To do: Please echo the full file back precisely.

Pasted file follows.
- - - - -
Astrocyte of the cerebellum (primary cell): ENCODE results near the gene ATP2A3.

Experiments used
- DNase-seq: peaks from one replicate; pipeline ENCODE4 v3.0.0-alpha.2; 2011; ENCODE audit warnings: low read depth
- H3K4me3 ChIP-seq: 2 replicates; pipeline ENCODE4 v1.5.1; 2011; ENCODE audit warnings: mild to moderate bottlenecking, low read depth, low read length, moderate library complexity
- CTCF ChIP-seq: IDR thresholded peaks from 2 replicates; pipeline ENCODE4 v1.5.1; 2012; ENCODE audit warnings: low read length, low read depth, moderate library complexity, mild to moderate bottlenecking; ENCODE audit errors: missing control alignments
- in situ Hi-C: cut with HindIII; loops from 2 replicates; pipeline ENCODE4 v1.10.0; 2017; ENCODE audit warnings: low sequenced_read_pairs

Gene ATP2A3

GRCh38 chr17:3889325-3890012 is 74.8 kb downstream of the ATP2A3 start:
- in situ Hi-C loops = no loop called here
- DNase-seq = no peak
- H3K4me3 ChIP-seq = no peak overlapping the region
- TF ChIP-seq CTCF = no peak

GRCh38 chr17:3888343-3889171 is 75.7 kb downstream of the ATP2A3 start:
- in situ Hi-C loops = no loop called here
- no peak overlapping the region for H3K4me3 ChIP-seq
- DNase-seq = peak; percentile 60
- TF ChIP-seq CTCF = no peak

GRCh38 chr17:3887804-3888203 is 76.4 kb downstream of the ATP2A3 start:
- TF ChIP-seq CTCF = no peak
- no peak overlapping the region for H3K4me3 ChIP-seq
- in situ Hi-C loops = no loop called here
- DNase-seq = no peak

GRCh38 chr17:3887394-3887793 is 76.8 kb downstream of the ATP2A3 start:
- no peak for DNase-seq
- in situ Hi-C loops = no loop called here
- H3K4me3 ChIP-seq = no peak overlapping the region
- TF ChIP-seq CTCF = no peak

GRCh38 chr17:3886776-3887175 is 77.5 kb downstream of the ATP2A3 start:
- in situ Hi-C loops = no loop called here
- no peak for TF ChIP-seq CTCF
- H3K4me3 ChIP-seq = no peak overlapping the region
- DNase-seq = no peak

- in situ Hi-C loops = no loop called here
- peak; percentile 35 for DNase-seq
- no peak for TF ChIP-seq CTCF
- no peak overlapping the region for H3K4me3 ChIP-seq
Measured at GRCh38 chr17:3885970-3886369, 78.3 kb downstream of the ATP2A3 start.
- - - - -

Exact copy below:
Astrocyte of the cerebellum (primary cell): ENCODE results near the gene ATP2A3.

Experiments used
- DNase-seq: peaks from one replicate; pipeline ENCODE4 v3.0.0-alpha.2; 2011; ENCODE audit warnings: low read depth
- H3K4me3 ChIP-seq: 2 replicates; pipeline ENCODE4 v1.5.1; 2011; ENCODE audit warnings: mild to moderate bottlenecking, low read depth, low read length, moderate library complexity
- CTCF ChIP-seq: IDR thresholded peaks from 2 replicates; pipeline ENCODE4 v1.5.1; 2012; ENCODE audit warnings: low read length, low read depth, moderate library complexity, mild to moderate bottlenecking; ENCODE audit errors: missing control alignments
- in situ Hi-C: cut with HindIII; loops from 2 replicates; pipeline ENCODE4 v1.10.0; 2017; ENCODE audit warnings: low sequenced_read_pairs

Gene ATP2A3

GRCh38 chr17:3889325-3890012 is 74.8 kb downstream of the ATP2A3 start:
- in situ Hi-C loops = no loop called here
- DNase-seq = no peak
- H3K4me3 ChIP-seq = no peak overlapping the region
- TF ChIP-seq CTCF = no peak

GRCh38 chr17:3888343-3889171 is 75.7 kb downstream of the ATP2A3 start:
- in situ Hi-C loops = no loop called here
- no peak overlapping the region for H3K4me3 ChIP-seq
- DNase-seq = peak; percentile 60
- TF ChIP-seq CTCF = no peak

GRCh38 chr17:3887804-3888203 is 76.4 kb downstream of the ATP2A3 start:
- TF ChIP-seq CTCF = no peak
- no peak overlapping the region for H3K4me3 ChIP-seq
- in situ Hi-C loops = no loop called here
- DNase-seq = no peak

GRCh38 chr17:3887394-3887793 is 76.8 kb downstream of the ATP2A3 start:
- no peak for DNase-seq
- in situ Hi-C loops = no loop called here
- H3K4me3 ChIP-seq = no peak overlapping the region
- TF ChIP-seq CTCF = no peak

GRCh38 chr17:3886776-3887175 is 77.5 kb downstream of the ATP2A3 start:
- in situ Hi-C loops = no loop called here
- no peak for TF ChIP-seq CTCF
- H3K4me3 ChIP-seq = no peak overlapping the region
- DNase-seq = no peak

- in situ Hi-C loops = no loop called here
- peak; percentile 35 for DNase-seq
- no peak for TF ChIP-seq CTCF
- no peak overlapping the region for H3K4me3 ChIP-seq
Measured at GRCh38 chr17:3885970-3886369, 78.3 kb downstream of the ATP2A3 start.